Pittsburgh 250: A New Menu | Restaurant Reviews | Pittsburgh | Pittsburgh City Paper

For Pittsburgh's 250th anniversary, celebratory salads throughout the metropolis will no doubt be piled to the heavens with even more fries, shredded cheese and that stuff approximating steak. Cutesy names like "The Strip Steak," "Heinz Veal" and "PNC Pork" are sure to crop up on menus as the city-wide shindig shapes up.

Roger Levine has other plans. The culinary instructor and operational manager of Taste of Art, the Art Institute of Pittsburgh's restaurant, eschewed the obvious gastronomic gimmicks, and instead required his students to respect the food traditions of the city.

There, the Pittsburgh 250 recipes were created mostly by faculty, many of whom are Pittsburgh natives and have been part of the Pittsburgh food scene for many years. The group members brainstormed how to create new twists on Pittsburgh favorites. Selecting dishes to update was pretty easy. The challenge now is for the students to reinvent them.

Much like a mechanically inclined student might take apart a toaster and make it into a bread-browning robot, AIP students broke down the ingredients of a Klondike bar, created by the once-ubiquitous local dairy institution, Isaly's. Their creation is the "Deconstructed Klondike," offering freshly made vanilla and caramel ice cream, and served with a chocolate-ganache dipping sauce and crushed peanuts on the side.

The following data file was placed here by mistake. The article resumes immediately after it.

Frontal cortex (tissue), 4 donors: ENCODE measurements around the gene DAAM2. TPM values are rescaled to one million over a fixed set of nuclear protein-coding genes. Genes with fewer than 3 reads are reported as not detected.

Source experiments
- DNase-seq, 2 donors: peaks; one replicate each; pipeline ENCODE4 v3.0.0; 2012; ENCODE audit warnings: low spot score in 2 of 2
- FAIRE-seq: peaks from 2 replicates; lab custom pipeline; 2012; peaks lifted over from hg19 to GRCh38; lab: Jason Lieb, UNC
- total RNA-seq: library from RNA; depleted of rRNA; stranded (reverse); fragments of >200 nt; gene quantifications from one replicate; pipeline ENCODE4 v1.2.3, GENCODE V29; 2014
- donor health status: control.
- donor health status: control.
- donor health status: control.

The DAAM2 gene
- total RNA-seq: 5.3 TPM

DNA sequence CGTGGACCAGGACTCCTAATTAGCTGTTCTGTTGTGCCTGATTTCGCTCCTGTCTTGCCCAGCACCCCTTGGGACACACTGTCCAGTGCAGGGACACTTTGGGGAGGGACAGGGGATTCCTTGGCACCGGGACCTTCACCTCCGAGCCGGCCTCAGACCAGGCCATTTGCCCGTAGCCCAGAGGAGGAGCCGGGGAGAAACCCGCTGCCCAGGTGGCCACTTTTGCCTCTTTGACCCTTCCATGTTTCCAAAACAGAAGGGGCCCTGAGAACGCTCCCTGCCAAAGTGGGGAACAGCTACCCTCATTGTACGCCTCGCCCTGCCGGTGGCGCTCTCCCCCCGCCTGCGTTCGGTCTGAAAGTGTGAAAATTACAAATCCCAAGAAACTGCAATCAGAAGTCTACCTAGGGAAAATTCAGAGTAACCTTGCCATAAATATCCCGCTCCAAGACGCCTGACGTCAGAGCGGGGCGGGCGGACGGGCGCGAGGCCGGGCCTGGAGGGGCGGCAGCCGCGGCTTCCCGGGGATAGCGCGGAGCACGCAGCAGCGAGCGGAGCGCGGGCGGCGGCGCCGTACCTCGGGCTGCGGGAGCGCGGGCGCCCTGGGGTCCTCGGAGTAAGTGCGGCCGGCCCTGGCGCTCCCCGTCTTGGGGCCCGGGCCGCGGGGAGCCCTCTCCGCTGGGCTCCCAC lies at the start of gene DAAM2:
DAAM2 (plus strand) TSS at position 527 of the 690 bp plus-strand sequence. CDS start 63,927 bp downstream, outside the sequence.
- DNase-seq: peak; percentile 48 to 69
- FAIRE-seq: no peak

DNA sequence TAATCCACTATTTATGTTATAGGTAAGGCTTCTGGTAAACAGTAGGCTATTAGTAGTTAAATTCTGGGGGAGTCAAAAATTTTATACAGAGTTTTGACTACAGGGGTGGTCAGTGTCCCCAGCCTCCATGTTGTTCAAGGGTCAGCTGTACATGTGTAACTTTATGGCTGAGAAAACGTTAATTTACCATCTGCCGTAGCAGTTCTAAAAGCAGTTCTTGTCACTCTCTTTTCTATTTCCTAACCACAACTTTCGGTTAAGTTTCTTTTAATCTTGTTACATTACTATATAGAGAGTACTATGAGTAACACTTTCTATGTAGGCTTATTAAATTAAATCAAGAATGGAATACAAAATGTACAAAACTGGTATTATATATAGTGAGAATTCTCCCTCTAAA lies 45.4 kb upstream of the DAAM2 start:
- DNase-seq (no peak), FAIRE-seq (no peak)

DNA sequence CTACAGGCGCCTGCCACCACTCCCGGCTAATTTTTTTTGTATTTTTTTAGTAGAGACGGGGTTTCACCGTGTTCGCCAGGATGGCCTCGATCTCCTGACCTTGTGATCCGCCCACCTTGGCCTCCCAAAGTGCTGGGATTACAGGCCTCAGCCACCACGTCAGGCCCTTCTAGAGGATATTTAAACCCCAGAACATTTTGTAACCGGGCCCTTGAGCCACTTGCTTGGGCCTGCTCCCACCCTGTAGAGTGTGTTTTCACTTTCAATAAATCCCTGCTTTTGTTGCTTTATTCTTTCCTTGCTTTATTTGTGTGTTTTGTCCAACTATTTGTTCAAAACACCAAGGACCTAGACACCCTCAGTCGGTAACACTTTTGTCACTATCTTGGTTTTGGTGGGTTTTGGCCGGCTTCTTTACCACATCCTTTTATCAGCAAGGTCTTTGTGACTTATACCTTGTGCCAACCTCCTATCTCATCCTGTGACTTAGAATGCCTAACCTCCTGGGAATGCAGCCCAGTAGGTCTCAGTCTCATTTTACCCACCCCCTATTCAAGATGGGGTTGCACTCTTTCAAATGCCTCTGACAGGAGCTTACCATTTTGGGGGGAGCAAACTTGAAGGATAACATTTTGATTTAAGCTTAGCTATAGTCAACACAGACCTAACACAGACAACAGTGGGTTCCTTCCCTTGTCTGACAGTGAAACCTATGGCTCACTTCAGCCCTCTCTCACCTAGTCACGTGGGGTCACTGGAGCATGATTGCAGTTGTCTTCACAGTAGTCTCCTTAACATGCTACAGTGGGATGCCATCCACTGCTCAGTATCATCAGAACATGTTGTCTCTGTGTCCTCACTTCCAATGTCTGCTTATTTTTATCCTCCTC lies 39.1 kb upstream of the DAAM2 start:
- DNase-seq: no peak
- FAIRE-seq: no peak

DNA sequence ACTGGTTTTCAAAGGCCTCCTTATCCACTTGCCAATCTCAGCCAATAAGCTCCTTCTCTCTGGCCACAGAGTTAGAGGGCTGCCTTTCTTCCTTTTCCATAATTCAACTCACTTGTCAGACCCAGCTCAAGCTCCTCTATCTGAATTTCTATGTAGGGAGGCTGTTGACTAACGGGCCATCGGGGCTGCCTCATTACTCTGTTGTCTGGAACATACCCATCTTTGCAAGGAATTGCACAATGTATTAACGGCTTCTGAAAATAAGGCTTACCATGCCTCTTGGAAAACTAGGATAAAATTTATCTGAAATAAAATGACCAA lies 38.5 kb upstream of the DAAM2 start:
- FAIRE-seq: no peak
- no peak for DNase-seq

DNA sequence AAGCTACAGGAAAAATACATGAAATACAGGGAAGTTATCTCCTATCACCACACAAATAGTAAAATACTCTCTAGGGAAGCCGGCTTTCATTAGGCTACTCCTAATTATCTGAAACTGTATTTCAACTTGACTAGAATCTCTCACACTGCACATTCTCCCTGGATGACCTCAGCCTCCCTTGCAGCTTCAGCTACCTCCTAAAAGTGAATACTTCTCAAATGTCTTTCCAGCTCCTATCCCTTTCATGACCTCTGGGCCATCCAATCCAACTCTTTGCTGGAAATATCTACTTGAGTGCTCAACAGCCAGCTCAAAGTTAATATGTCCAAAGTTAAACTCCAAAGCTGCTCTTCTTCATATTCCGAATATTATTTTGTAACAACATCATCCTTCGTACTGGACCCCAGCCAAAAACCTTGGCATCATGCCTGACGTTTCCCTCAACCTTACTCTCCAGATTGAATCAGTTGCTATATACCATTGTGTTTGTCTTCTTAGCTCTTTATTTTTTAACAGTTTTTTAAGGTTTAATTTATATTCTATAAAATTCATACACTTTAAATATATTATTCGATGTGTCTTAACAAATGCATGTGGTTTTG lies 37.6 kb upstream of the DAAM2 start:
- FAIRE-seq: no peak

"Part of what we teach is developing relationships with local businesses," says Levine. Thus, the menu includes a hydroponic salad from Mung Dynasty, a sprout farm located in a former South Side brewhouse. The students also collaborated with Nicolas Coffee Company in Market Square to develop their house blend, called "Jitterbean."

Pittsburgh's classic diner sandwich, the turkey Devonshire, however, withstood the whims of fashion: It is composed of standard ingredients, but the students roast the turkey, bake the bread and make the cheese sauce from scratch.

The Pittsburgh 250 menu at Taste of Art is an ongoing project, and Levine hopes Pittsburghers will send their ideas and recipes. (E-mail Levine at rmlevine@aii.edu with any suggestions.)

To sample the Pittsburgh 250 results, visit Taste of Art, which is open to the public for lunch Mondays, Tuesdays and Wednesdays, from 11:30 a.m. to 1:30 p.m. Due to limited seating and a changing schedule, reservations are suggested at 412-291-6532.

But keep in mind, the chipped-chopped ham may not be chipped, chopped or even ham.


420 Boulevard of the Allies, Downtown

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